LONDON - In recent years, more and more people have been talking about the Metaverse, and its enormous possibilities.
To begin with, one should look at where the world stands today, i.e., the current uses of the metaverse and its intersection with AI and other technologies. Next, one should dig a bit deeper into some of the most complex areas in terms of privacy and data protection and identify potential areas of intervention.
Fans of Minecraft and Fortnite probably know that these sorts of games have already been dubbed ‘the metaverse’ by many. Fortnite has already hosted concerts by flesh and blood megastars like Ariana Grande and Travis Scott, and the platform also allows users to create their own world, which is a key feature of the metaverse concept. Meanwhile, Decentraland, another of the most popular virtual worlds, hosted Metaverse Fashion Week in March 2022.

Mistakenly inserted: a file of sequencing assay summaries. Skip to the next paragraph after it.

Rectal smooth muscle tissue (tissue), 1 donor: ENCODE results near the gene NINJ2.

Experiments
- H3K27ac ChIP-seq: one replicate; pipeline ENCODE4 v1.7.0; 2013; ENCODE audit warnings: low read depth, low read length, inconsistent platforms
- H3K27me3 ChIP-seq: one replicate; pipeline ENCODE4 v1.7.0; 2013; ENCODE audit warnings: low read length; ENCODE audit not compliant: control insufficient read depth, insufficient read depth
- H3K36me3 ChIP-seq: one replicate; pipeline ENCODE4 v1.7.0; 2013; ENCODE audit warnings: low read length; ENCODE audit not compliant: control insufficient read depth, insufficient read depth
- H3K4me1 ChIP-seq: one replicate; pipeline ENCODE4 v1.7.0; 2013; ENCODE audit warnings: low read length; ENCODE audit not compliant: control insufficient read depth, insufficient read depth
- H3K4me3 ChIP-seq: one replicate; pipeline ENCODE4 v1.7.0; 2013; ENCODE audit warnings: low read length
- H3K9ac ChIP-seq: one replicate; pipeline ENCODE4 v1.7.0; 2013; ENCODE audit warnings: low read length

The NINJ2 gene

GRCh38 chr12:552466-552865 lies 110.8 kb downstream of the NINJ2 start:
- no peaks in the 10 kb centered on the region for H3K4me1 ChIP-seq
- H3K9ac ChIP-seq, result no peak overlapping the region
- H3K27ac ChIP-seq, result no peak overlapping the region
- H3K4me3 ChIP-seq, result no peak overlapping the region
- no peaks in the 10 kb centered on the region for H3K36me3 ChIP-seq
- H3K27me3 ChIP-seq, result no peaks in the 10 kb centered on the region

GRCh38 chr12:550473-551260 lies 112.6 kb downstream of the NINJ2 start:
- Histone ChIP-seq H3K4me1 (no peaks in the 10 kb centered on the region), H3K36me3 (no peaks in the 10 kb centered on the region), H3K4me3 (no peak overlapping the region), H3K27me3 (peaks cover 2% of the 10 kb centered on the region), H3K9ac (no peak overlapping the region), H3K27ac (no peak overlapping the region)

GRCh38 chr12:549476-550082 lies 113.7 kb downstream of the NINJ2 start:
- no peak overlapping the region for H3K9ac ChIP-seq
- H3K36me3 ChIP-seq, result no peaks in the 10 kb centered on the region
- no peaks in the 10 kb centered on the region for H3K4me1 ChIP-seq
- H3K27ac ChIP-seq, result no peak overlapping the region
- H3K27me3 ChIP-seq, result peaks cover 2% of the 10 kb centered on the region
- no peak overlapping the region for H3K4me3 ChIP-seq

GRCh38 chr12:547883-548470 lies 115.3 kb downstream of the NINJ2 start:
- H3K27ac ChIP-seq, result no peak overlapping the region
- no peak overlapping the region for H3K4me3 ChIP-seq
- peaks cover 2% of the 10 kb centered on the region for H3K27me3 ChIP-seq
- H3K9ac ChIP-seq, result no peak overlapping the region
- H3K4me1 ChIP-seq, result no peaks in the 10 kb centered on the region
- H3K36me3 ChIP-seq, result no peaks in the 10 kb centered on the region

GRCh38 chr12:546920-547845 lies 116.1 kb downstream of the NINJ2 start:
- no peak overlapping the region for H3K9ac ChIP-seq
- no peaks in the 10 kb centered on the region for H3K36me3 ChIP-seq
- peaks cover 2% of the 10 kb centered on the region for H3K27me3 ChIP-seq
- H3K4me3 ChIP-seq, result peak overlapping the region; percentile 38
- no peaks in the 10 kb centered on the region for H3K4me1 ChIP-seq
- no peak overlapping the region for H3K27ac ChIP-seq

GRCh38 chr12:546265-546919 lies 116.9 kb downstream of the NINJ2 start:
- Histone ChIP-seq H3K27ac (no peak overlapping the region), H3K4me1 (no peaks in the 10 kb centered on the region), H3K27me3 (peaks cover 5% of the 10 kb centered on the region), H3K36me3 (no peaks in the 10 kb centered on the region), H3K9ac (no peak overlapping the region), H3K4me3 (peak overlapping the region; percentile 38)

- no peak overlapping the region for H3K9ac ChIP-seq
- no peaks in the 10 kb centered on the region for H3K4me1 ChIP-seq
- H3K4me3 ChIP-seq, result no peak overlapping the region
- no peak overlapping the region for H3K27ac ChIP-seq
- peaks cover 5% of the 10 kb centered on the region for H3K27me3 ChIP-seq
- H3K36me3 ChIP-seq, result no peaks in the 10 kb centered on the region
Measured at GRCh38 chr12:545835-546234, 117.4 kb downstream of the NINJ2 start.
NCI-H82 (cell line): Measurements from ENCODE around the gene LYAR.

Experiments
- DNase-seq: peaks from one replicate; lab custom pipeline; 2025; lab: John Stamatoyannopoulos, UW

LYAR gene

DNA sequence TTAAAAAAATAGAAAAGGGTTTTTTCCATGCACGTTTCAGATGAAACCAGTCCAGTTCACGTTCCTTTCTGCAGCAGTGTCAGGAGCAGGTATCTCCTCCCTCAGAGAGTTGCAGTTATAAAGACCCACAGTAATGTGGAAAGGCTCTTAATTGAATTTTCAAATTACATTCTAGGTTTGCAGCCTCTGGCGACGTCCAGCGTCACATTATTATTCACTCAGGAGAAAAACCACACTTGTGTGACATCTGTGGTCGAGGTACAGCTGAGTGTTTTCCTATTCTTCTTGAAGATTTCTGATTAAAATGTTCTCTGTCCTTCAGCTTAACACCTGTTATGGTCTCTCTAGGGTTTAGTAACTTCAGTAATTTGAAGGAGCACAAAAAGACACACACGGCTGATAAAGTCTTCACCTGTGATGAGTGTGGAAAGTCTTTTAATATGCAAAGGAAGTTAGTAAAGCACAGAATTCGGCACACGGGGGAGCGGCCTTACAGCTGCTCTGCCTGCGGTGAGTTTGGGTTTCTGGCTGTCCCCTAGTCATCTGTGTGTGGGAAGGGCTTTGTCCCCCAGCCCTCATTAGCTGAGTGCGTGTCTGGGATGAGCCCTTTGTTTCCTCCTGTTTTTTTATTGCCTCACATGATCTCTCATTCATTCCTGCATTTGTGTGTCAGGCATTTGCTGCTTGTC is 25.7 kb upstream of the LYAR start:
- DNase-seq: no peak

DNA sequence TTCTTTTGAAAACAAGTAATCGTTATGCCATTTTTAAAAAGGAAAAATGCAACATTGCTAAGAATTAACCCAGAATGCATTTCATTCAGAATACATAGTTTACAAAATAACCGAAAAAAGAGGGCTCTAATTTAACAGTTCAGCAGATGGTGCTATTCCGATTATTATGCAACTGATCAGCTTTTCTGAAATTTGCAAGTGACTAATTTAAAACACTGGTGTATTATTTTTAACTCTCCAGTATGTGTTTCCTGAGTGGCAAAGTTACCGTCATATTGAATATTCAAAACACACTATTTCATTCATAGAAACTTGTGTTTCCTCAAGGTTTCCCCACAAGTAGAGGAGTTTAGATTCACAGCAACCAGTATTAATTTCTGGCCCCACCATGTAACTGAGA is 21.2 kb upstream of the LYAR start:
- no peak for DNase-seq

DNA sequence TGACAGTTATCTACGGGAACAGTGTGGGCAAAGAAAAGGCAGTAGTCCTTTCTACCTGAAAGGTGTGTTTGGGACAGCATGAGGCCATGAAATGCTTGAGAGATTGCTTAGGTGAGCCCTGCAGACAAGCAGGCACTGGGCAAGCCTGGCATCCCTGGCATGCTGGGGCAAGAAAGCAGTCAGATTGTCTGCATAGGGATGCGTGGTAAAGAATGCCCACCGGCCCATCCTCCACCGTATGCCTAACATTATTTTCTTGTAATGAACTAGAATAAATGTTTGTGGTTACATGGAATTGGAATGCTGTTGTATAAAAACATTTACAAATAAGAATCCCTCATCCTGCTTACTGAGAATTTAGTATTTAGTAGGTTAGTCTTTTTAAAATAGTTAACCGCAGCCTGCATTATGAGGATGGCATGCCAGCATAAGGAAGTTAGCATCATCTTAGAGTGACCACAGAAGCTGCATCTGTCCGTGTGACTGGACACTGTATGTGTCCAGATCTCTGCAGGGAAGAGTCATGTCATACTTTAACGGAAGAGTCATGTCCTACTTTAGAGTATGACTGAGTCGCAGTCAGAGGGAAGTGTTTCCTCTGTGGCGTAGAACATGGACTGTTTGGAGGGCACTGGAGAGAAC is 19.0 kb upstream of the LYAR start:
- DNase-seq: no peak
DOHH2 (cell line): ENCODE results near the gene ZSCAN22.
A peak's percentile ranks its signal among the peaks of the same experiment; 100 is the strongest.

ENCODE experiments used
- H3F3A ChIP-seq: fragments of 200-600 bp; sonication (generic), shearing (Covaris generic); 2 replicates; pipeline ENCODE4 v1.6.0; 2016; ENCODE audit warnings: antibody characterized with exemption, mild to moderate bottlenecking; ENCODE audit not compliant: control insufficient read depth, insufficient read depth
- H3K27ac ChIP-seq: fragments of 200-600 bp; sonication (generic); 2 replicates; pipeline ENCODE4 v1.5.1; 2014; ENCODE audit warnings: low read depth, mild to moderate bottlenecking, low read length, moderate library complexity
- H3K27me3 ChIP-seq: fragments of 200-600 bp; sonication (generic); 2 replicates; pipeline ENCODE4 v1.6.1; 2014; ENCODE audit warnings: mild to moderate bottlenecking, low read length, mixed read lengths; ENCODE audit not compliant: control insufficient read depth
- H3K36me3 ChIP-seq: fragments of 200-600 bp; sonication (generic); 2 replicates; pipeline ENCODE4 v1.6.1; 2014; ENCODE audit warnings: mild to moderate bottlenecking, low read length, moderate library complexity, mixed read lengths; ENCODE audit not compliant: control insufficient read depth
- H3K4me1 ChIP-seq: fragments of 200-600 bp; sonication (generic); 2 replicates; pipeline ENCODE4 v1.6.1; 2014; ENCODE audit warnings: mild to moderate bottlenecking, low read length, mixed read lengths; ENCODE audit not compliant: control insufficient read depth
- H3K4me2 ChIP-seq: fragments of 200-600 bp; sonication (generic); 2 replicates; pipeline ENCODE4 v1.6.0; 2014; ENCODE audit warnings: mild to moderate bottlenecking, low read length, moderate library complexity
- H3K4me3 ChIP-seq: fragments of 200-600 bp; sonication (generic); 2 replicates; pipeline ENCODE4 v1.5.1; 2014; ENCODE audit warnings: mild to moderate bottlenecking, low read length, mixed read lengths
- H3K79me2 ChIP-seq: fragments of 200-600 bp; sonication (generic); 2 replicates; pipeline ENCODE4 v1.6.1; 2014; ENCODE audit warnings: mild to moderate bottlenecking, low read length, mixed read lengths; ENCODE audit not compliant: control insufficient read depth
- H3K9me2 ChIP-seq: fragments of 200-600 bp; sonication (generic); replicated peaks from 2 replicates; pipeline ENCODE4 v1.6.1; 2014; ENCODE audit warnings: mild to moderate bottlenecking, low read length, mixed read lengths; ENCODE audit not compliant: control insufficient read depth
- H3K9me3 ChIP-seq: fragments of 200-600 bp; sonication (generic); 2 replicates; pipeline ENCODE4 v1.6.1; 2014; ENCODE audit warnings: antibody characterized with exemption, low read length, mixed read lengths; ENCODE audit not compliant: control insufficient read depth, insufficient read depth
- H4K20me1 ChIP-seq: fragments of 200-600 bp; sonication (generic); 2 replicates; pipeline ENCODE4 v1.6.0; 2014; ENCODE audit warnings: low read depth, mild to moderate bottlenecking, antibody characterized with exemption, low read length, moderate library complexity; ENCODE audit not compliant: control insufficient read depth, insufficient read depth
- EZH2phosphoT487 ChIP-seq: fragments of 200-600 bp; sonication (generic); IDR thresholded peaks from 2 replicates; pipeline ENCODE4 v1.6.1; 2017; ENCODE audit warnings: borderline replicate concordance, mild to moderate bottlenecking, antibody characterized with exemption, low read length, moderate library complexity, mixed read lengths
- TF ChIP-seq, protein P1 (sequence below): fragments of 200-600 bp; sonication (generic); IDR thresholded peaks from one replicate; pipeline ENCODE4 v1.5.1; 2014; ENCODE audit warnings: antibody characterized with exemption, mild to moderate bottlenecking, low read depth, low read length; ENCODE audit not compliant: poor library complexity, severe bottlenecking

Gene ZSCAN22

Virtual worlds are rapidly becoming very popular, a trend that has been turbocharged by the pandemic. Gartner predicts that by 2026, 25 percent of the world will spend at least one hour a day in the metaverse for work, shopping, education, social and/or entertainment purposes, and that 30 percent of all organizations worldwide will have products and services ready for the metaverse.
All of this is set to boom in China in particular, where Gartner predicts that Beijing alone will see metaverse-related revenue hit USD7.3 billion by 2025. There, virtual humans will increasingly be assisting people with online banking, shopping, and travel services within the next few years. Avatars are already ubiquitous in China, where tech giant AlibabaThe content herein is subject to copyright by The Yuan. All rights reserved. The content of the services is owned or licensed to The Yuan. The copying or storing of any content for anything other than personal use is expressly prohibited without prior written permission from The Yuan, or the copyright holder identified in the copyright notice contained in the content.